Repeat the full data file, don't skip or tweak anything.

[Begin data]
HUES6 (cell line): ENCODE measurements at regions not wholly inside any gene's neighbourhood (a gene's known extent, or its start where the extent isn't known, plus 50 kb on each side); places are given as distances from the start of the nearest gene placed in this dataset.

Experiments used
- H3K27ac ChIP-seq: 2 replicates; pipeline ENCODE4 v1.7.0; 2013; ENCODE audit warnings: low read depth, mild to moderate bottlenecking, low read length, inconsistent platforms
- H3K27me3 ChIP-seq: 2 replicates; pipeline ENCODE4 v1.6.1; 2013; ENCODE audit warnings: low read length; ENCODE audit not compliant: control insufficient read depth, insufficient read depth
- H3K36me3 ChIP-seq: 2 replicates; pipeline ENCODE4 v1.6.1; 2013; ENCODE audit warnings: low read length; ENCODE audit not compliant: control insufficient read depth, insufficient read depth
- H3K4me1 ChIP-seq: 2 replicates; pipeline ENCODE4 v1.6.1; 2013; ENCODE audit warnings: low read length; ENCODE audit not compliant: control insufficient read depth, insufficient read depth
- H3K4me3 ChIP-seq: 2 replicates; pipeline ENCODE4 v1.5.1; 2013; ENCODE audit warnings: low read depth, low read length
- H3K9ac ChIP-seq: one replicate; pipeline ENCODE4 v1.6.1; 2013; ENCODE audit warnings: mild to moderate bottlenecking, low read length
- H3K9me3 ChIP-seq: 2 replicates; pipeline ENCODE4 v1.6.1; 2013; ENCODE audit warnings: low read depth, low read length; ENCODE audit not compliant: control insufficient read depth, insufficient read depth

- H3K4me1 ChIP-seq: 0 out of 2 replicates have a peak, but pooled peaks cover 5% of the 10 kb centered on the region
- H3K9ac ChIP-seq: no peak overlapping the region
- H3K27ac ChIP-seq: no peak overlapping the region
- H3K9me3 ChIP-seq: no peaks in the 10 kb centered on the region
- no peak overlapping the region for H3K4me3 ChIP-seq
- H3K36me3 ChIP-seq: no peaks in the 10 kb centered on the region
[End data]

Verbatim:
HUES6 (cell line): ENCODE measurements at regions not wholly inside any gene's neighbourhood (a gene's known extent, or its start where the extent isn't known, plus 50 kb on each side); places are given as distances from the start of the nearest gene placed in this dataset.

Experiments used
- H3K27ac ChIP-seq: 2 replicates; pipeline ENCODE4 v1.7.0; 2013; ENCODE audit warnings: low read depth, mild to moderate bottlenecking, low read length, inconsistent platforms
- H3K27me3 ChIP-seq: 2 replicates; pipeline ENCODE4 v1.6.1; 2013; ENCODE audit warnings: low read length; ENCODE audit not compliant: control insufficient read depth, insufficient read depth
- H3K36me3 ChIP-seq: 2 replicates; pipeline ENCODE4 v1.6.1; 2013; ENCODE audit warnings: low read length; ENCODE audit not compliant: control insufficient read depth, insufficient read depth
- H3K4me1 ChIP-seq: 2 replicates; pipeline ENCODE4 v1.6.1; 2013; ENCODE audit warnings: low read length; ENCODE audit not compliant: control insufficient read depth, insufficient read depth
- H3K4me3 ChIP-seq: 2 replicates; pipeline ENCODE4 v1.5.1; 2013; ENCODE audit warnings: low read depth, low read length
- H3K9ac ChIP-seq: one replicate; pipeline ENCODE4 v1.6.1; 2013; ENCODE audit warnings: mild to moderate bottlenecking, low read length
- H3K9me3 ChIP-seq: 2 replicates; pipeline ENCODE4 v1.6.1; 2013; ENCODE audit warnings: low read depth, low read length; ENCODE audit not compliant: control insufficient read depth, insufficient read depth

- H3K4me1 ChIP-seq: 0 out of 2 replicates have a peak, but pooled peaks cover 5% of the 10 kb centered on the region
- H3K9ac ChIP-seq: no peak overlapping the region
- H3K27ac ChIP-seq: no peak overlapping the region
- H3K9me3 ChIP-seq: no peaks in the 10 kb centered on the region
- no peak overlapping the region for H3K4me3 ChIP-seq
- H3K36me3 ChIP-seq: no peaks in the 10 kb centered on the region